F-1 Detect Surface Drop-Off

First, you'll code an app that allows your robot to detect a surface drop-off (such as: a table edge, a stair step leading down, a hole in the surface, etc.). This will allow your robot to take actions to protect itself from a fall (by braking, reversing, changing direction, etc.).

A surface drop-off can be easily detected using the IR line sensors. When the front edge of the robot is hanging over a surface drop-off, the IR sensor readings will be very high (typically 1000 or higher).

Save Copy of App With New Name

In your Arduino code editor, use the "Save As" command to save a copy of the line_sensors_test app as a different app named: detect_dropoff_test

Once you saved the new app name, modify the block comment near the beginning of the app code to change Line Sensors Test to Detect Surface Drop-off Test.

Create Objects for Motors and Button

Your app will need to create new objects (as global variables) to represent the robot's motors and button. Add this code before the setup() function:

RedBotMotors motors;
RedBotButton button;

Add Code for "Press to Start"

This app will use the "Press to Start" code. You'll press the D12 button to "start" the robot. Once the robot is "started," you can press the button again to "pause" the robot. (Pressing the button yet again will "start" the robot again.)

You need to declare global variables for the LED pin and speaker pin. You also need a global variable to keep track of whether or not the robot has been "started." Add this code before the setup() function:

int LED = 13;
int speaker = 9;
bool started = false;

Set the pin modes for the LED and speaker by adding this code within the setup() function:

pinMode(LED, OUTPUT);
pinMode(speaker, OUTPUT);

This app does not need the Serial.begin() statement within the setup() function. You can turn this code statement into a comment by typing two forward slashes // at the beginning of the statement.

Next, you need to add the custom function named checkButton() that will check whether the D12 button is pressed, in order to "start" or "pause" the robot.

Add this custom function after the loop() function:

void checkButton() {
if (button.read() == true) {
// reverse value of started
started = !started;
// beep and blink as feedback
digitalWrite(LED, HIGH);
tone(speaker, 2000);
delay(200);
digitalWrite(LED, LOW);
noTone(speaker);
delay(200);
}
}

Next, delete the code statement that calls the testLineSensors() function within the loop() function. This will give you an "empty" loop() function.

Now add this new code within the loop() function:

checkButton();
if (started == true) {
// add code to perform when "started"
}
else {
// add code to perform when "paused"
}

Later, you'll add the code to be performed when the robot is started or paused.

Add Custom Function to Check for Surface Drop-Off

You'll add a custom function named checkDropOff() which will contain code to use readings from the IR line sensors to detect a surface drop-off and avoid driving over the drop-off.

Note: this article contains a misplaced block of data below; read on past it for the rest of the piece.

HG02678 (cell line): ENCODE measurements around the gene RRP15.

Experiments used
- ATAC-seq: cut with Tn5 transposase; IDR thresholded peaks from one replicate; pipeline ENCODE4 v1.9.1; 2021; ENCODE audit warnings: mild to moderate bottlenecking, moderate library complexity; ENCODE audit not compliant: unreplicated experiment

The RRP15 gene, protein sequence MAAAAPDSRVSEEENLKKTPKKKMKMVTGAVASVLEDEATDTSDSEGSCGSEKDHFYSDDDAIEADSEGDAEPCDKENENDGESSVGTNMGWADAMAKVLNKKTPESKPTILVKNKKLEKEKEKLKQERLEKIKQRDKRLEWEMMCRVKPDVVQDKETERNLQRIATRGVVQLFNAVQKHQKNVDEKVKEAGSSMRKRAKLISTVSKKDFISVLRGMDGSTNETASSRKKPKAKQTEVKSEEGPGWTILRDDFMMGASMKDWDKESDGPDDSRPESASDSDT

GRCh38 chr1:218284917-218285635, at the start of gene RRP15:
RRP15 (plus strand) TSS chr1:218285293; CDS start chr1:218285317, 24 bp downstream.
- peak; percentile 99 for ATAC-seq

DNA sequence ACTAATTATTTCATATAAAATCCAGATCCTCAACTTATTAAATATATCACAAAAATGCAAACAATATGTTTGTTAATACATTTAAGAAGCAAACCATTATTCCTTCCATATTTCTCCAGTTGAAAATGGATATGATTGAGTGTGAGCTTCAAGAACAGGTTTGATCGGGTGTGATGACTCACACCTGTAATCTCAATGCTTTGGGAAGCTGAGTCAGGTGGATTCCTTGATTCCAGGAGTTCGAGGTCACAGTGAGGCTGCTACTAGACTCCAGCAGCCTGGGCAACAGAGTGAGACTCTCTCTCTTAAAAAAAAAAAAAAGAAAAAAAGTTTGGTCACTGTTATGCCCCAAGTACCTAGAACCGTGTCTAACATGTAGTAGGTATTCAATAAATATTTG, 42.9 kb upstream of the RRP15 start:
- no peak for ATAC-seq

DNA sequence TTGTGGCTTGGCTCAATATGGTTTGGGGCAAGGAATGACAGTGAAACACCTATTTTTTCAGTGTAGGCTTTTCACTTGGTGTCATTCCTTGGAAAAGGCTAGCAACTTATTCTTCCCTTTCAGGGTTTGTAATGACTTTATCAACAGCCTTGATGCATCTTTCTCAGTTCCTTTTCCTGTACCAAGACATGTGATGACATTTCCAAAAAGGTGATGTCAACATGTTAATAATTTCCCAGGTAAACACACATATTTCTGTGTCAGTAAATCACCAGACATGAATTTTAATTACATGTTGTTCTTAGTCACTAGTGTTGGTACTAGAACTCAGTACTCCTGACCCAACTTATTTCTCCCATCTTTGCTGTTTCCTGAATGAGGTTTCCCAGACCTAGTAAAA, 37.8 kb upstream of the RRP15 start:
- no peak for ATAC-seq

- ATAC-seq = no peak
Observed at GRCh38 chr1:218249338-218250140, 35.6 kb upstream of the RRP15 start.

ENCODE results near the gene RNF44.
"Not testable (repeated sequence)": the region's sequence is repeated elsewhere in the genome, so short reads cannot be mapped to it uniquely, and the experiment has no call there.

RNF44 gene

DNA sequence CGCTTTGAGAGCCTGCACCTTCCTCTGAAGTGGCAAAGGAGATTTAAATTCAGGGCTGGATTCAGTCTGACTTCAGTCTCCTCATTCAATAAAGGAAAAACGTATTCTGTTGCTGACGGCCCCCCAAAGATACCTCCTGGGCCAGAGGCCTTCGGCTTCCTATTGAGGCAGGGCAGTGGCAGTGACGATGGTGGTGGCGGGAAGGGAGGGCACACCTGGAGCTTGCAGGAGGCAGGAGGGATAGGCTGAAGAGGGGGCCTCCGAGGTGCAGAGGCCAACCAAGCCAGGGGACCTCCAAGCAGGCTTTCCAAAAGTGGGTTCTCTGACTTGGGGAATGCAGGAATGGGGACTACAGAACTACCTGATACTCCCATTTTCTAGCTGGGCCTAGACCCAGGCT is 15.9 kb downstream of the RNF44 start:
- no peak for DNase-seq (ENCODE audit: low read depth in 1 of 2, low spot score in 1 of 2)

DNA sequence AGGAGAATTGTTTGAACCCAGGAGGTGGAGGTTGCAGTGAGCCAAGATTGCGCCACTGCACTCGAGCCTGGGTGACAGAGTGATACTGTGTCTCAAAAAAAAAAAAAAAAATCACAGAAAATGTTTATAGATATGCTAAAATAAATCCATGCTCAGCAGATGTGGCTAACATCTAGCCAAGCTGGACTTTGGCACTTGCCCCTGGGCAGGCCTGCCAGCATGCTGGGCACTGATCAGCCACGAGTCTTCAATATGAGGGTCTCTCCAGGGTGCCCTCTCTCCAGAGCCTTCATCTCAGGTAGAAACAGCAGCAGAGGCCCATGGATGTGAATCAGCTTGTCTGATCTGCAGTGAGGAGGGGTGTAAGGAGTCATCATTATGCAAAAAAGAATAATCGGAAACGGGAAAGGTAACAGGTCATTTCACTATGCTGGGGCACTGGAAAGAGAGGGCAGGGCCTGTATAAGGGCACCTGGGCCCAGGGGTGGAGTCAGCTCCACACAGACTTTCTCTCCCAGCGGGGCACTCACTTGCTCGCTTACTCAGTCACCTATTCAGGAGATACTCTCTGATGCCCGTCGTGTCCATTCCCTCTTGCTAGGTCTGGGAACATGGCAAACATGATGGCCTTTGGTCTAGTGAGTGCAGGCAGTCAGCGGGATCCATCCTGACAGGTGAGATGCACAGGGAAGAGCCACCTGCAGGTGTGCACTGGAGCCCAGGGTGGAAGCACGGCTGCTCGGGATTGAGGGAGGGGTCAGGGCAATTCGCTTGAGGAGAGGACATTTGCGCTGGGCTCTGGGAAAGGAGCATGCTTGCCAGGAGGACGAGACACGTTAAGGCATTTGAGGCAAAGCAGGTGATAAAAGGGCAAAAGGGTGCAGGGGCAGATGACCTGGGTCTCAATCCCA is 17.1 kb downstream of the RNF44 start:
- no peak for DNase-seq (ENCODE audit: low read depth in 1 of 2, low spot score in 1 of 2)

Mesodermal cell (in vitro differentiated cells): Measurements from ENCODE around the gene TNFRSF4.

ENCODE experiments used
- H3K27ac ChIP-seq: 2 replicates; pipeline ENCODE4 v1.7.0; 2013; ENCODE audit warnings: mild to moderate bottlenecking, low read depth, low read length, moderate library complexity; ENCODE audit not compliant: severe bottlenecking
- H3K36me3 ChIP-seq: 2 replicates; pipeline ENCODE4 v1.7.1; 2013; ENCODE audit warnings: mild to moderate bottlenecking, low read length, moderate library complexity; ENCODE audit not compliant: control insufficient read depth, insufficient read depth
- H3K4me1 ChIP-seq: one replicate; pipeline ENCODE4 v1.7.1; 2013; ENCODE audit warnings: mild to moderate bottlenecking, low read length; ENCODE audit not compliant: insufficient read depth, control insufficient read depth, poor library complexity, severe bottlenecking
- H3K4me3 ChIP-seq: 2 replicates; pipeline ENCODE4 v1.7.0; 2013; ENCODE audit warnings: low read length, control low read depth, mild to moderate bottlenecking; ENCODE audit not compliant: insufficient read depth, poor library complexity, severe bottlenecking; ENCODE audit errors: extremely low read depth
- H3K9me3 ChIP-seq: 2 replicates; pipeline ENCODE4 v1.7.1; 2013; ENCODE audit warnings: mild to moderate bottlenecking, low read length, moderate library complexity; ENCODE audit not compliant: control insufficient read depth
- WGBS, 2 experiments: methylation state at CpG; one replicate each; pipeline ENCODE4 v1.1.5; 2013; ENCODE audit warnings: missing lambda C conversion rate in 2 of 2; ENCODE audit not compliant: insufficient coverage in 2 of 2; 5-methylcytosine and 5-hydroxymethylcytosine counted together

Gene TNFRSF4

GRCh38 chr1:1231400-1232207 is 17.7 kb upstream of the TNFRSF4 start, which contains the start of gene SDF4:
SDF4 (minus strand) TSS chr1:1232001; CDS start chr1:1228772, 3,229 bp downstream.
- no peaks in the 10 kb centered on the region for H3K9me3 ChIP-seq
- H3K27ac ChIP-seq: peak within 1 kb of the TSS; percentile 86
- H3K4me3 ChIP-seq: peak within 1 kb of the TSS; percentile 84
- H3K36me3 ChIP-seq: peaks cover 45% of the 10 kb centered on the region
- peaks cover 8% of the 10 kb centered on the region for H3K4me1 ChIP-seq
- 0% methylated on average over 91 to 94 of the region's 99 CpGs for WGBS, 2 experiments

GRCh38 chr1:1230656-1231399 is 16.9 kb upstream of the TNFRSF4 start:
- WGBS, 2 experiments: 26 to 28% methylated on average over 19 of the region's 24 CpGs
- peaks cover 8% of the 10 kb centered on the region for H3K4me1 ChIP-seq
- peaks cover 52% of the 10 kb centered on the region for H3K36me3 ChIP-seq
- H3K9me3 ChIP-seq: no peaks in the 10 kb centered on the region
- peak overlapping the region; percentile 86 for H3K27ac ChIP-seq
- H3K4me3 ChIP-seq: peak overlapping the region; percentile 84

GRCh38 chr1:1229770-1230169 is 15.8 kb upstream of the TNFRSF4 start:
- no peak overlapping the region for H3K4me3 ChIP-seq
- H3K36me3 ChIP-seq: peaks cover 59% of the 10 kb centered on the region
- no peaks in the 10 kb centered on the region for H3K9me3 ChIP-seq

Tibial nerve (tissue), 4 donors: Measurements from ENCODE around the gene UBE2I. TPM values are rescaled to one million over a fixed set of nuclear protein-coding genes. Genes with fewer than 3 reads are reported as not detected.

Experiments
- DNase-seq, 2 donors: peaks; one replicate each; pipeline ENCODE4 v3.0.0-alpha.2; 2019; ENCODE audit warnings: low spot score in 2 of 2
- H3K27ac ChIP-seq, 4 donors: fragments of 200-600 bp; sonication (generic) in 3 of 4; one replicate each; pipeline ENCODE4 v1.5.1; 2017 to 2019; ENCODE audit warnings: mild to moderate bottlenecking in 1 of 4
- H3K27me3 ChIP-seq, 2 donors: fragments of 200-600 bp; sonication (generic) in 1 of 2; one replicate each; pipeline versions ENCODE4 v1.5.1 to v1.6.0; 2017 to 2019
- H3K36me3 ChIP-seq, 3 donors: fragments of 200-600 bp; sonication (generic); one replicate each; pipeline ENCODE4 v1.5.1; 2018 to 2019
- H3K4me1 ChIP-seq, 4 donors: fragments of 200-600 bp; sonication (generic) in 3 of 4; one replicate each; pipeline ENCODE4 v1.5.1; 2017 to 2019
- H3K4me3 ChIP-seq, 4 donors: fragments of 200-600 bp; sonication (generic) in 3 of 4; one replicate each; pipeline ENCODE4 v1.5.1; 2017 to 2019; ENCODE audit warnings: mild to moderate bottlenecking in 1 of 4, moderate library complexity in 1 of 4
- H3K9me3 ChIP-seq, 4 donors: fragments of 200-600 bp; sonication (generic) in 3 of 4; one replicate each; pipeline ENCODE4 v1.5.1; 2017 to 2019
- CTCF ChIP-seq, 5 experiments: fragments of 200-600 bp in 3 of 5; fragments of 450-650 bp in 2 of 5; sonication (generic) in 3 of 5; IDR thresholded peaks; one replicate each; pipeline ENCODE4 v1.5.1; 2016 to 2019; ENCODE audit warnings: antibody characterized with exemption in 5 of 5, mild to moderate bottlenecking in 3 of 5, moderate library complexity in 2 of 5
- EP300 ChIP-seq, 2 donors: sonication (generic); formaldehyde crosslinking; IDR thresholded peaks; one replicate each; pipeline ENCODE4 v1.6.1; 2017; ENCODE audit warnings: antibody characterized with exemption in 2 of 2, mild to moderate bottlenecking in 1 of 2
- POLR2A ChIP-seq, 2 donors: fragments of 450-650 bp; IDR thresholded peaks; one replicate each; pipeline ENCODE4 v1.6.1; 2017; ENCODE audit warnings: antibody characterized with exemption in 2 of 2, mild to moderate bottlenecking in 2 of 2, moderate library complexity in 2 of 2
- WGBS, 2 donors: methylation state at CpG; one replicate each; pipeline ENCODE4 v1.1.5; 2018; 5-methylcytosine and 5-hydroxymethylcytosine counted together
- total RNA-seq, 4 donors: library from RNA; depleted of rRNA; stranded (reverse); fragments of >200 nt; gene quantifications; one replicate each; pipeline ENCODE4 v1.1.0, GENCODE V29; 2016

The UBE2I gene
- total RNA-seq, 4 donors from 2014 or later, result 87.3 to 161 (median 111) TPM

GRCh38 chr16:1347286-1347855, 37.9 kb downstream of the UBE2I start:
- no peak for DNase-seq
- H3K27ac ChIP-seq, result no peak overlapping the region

Add this custom function after the loop() function:

void checkDropOff() {
// IR threshold indicating surface drop-off (table edge, hole, etc.)
int dropOff = 950; // adjust value if necessary
// get IR sensor readings
int leftSensor = leftLine.read();
int centerSensor = centerLine.read();
int rightSensor = rightLine.read();
// see if any IR sensors detect drop-off
if (leftSensor > dropOff || centerSensor > dropOff || rightSensor > dropOff) {
// add code to perform (brake, reverse, change direction, etc.)
motors.brake();
tone(speaker, 1000, 200);
}
}

As you can see, when a drop-off is detected, the robot will brake the motors and make an alert sound. Later, you'll add more code statements to perform additional actions.

Add Code to Perform When Robot is Started

When the D12 button is pressed to "start" the robot, we want the robot to start driving forward and checking for a surface drop-off.

Add this code statement within the if statement in the loop() function, so it will be performed when started is true:

motors.drive(150);
checkDropOff();

Add Code to Perform When Robot is Paused

Once the robot has been "started," the D12 button can be pressed again to "pause" the robot.

When the robot is "paused," we want make the robot stop driving.

Add this code statement within the else statement in the loop() function, so it will be performed when started is false:

motors.brake();

Modify Custom Function to Check for Drop-Off

You'll modify the checkDropOff() custom function by adding code statements to perform further actions when a surface drop-off is detected.

Right now, when a drop-off is detected, the checkDropOff() function will brake the motors and make an alert sound.

You'll add code to also make the robot back up (drive in reverse). The code will also "pause" the robot (by changing the value of started back to false), so you can repeat this surface drop-off test multiple times.

Add this code within the if statement in the checkDropOff() function, so it will be performed when the IR sensors detect a drop-off (add this code after the tone() statement):

delay(1000);
motors.drive(-150); // back up
delay(1000);
motors.brake();
started = false; // allow test to be repeated

Upload App to Robot

Follow the steps to connect your robot to your computer, and upload the app.

Unplug the USB cable from the robot, and place the robot on a desk or table, so the robot is about 12 inches away from the edge of the desk (or table) and pointed towards the edge.

Press the D12 button to "start" the robot driving forward. When the robot detects the edge of the desk or table, the robot should stop, make an alert sound, and back up.

If you want to repeat the test, press the button to "start" the robot again.